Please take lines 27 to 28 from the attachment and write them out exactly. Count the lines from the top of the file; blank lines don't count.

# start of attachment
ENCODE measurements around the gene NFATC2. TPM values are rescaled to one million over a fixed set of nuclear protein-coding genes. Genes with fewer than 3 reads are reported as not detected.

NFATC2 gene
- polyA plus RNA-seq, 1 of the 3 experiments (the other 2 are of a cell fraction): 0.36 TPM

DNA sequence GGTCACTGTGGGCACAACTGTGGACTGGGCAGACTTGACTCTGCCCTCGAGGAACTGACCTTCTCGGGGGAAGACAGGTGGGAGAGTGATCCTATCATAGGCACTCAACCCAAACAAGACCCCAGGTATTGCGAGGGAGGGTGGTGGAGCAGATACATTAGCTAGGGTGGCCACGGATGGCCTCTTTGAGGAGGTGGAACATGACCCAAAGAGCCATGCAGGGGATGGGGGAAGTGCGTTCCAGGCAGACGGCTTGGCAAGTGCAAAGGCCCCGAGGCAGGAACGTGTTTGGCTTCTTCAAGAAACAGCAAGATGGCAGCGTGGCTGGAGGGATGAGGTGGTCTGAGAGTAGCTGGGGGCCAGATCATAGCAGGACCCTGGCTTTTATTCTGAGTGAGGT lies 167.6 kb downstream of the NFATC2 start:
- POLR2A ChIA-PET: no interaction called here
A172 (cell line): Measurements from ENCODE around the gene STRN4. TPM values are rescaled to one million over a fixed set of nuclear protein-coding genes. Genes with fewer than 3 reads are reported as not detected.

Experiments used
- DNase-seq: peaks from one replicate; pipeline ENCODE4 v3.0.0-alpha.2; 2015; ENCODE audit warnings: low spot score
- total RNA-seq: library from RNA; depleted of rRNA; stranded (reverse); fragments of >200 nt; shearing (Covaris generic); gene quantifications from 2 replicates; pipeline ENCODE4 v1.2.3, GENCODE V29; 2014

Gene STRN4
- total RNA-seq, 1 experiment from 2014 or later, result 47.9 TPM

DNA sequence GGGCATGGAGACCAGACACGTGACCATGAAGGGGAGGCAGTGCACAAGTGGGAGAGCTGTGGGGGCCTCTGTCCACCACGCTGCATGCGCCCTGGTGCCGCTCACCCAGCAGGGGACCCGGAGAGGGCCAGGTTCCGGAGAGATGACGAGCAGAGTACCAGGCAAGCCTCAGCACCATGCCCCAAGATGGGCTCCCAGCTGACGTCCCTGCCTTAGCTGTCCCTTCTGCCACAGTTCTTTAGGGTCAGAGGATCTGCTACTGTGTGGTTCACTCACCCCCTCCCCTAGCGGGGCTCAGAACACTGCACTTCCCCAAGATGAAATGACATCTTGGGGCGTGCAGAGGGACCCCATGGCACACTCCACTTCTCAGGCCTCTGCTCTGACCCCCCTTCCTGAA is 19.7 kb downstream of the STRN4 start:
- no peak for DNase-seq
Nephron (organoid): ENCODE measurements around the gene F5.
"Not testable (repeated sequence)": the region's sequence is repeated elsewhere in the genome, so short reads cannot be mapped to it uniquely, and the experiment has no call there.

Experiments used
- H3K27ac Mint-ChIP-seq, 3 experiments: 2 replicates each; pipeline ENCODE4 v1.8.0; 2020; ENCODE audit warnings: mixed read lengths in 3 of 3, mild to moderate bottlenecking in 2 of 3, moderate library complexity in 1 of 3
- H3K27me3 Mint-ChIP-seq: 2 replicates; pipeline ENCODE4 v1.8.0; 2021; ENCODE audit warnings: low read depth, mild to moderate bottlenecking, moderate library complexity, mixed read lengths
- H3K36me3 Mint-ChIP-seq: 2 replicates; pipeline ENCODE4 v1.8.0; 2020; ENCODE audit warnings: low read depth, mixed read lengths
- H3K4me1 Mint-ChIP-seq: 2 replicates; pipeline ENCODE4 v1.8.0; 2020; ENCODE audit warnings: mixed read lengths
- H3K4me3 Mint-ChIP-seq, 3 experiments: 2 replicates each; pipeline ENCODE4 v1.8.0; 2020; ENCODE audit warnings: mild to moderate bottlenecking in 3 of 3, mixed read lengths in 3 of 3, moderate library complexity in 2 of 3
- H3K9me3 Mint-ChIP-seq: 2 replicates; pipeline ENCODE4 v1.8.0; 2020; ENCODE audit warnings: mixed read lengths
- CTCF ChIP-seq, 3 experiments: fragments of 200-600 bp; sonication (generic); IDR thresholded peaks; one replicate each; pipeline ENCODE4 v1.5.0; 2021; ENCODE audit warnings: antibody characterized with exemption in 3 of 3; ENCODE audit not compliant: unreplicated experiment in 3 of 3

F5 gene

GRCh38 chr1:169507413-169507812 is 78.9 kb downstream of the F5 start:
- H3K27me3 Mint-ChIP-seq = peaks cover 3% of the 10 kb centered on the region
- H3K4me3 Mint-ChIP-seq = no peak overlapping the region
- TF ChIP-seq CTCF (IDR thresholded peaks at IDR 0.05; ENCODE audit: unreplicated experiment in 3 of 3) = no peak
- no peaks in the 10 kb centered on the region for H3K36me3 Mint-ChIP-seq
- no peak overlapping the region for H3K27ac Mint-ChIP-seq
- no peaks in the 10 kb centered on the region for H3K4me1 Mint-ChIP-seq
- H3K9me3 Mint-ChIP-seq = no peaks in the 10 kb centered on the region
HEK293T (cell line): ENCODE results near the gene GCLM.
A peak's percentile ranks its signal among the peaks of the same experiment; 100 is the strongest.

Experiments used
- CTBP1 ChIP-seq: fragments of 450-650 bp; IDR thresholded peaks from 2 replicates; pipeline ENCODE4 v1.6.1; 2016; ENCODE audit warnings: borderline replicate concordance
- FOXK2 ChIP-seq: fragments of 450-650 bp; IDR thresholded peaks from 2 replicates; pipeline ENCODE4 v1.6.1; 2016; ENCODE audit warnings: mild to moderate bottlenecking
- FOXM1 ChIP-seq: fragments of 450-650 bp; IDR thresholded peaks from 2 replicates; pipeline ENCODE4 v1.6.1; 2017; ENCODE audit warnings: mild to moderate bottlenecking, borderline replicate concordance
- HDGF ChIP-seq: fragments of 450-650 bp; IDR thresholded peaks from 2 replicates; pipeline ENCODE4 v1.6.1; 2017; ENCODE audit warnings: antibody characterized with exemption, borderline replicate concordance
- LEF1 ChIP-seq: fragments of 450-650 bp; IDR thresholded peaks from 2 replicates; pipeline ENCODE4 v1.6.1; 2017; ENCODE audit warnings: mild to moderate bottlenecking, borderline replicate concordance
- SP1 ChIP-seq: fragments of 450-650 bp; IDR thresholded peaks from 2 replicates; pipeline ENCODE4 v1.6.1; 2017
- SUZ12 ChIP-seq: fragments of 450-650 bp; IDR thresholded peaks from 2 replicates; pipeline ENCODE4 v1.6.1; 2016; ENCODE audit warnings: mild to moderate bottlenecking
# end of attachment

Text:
- H3K4me3 Mint-ChIP-seq = no peak overlapping the region
- TF ChIP-seq CTCF (IDR thresholded peaks at IDR 0.05; ENCODE audit: unreplicated experiment in 3 of 3) = no peak